Teenagers and Trouble - How Parents Can Keep their Teens Out of Trouble
Teenagers are a work-in-progress, and parenting teenagers can be tricky business. Many kids get into some kind of trouble at some point, and, although this can provide them a powerful learning opportunity, taking a "kids will be kids" attitude is downright irresponsible parenting. Good parenting requires us to remember that, even if they look fully grown, they are not. Teenager issues abound, and parents need to be aware of all we can do to keep our teenagers on the straight and narrow. Here are some tips to help you because what you do can make all the difference.
1.) The "basics" count more than anything else. Let your teen know that s/he is loved unconditionally, and s/he won't want to let you down. Not wanting to disappoint parents really is a big deterrent for teenagers.
2.) Let your teenager know what you expect of him. Be specific. Let him know where the boundaries are firm, and where there is room for negotiation. Share your values. Be clear in your communication so there is no room for confusion.
3.) Invest in your relationship. Spend time together having fun. Listen to your teen's thoughts, goals, fears and questions. Show her that you care about what she says, thinks and feels.
4.) Encourage him to develop healthy outside interests. Sports are wonderful, as is participating in music and theatre, clubs?almost any other such activity. Not only does this keep your teenager busy in a productive way, it helps to build his self-esteem. And a healthy sense of self-esteem can keep kids from getting into trouble.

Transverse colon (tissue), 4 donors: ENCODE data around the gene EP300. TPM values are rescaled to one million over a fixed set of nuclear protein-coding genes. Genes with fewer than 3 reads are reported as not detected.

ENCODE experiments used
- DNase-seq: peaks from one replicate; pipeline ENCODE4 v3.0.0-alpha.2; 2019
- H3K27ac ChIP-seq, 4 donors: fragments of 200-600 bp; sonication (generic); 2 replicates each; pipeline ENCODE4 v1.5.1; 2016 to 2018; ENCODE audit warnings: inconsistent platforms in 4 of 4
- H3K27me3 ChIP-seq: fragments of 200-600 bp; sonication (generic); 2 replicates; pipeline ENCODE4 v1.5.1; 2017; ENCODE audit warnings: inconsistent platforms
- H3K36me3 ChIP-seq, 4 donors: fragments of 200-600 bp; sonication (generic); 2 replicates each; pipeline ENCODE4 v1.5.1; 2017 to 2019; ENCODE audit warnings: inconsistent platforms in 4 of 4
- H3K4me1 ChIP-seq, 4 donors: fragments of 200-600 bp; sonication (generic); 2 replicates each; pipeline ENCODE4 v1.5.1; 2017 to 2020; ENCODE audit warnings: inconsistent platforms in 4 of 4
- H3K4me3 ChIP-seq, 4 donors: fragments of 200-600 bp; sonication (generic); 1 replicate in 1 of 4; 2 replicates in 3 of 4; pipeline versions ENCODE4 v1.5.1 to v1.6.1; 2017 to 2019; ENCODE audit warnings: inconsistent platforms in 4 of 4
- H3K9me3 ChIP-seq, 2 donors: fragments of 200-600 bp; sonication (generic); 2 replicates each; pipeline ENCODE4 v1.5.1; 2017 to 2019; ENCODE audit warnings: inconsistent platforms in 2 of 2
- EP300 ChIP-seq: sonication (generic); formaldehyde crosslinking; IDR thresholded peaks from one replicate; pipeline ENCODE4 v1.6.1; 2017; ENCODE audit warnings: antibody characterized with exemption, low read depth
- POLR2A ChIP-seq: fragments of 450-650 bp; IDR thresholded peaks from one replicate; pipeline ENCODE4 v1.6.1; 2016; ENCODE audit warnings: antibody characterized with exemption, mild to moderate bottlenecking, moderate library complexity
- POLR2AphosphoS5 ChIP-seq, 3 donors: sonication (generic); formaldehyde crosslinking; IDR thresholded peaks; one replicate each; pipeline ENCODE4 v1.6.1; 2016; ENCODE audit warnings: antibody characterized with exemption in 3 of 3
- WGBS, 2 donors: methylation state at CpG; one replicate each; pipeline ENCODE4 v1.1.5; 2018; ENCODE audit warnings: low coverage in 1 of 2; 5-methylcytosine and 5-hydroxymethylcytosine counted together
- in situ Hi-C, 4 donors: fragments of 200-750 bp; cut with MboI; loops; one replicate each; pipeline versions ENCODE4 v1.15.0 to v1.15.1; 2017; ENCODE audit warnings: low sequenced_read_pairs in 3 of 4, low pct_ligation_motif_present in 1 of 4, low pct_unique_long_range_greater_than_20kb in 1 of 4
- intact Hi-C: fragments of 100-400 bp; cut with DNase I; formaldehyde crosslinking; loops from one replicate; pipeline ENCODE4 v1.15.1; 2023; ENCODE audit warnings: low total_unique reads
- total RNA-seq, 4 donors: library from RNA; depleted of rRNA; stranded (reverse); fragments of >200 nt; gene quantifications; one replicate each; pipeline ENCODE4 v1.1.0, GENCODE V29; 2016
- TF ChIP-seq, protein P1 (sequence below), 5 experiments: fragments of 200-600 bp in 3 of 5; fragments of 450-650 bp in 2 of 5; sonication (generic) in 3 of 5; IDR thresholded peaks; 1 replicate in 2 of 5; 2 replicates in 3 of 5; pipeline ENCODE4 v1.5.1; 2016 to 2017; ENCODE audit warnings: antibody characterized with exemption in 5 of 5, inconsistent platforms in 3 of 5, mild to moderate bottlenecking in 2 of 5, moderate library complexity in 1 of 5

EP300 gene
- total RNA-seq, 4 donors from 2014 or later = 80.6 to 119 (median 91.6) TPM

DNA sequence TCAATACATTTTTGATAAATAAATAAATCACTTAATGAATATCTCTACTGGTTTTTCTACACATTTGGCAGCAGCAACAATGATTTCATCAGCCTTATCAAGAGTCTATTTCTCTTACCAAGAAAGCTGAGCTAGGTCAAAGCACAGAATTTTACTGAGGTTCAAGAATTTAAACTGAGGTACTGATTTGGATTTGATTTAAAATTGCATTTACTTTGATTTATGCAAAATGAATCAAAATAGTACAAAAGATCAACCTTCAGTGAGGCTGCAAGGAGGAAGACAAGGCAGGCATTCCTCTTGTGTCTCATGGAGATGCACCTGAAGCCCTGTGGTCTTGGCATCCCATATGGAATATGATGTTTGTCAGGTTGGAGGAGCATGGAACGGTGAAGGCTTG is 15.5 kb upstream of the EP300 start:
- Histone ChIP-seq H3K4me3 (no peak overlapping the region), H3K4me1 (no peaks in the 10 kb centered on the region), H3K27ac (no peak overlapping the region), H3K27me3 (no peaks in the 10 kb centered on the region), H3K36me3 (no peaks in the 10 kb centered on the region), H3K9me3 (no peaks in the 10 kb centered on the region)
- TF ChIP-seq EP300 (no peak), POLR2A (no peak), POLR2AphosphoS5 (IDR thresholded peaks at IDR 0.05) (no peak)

5.) Help your teenager develop responsibilities. A teen with responsibilities will be more mature, more reliable, and have a higher self-esteem than one without responsibility.
6.) Look in the mirror and practice saying "no." You'll know if this applies to you; if you have trouble saying "no," practice. It is a parent's job to say it sometimes; and it may be the most important to do so when it's the hardest, so get prepared.
7.) Learn how to ask the right [sometimes hard] questions of your teen and don't be afraid to pick up the phone and [tactfully] verify what s/he's telling you. (see next item) Be plugged in to what's going on in your teen's life. Get your teen used to the fact that you know other parents, and that you will be in touch with them.
8.) Learn how to ask the right [sometimes hard] questions of your teen's friends' parents. Probe. Find out if there really is going to be supervision to your satisfaction. Not all parents are as vigilant as others. Offer to help supervise. Offer to send food. Keep it friendly, but be clear.
9.) Be smart about cell phone and internet use. Cell phones can be your friend and help you and your teen stay in touch, but they can also be abused. Teens have been known to be places other than where they say they are, and if the cell phone is the only method of contact, parents can be caught unawares. Have a good sense of what your teen is doing on the internet and consider using some of the blocking methods available.
10. Know the facts about drug and alcohol use and abuse. Your teen needs you to be knowledgeable, otherwise you are unable to help her in this area. Know what is common in your kid's school. Know what the signs are of use and abuse. Do not stick your head in the sand. Be vigilant, informed and smart.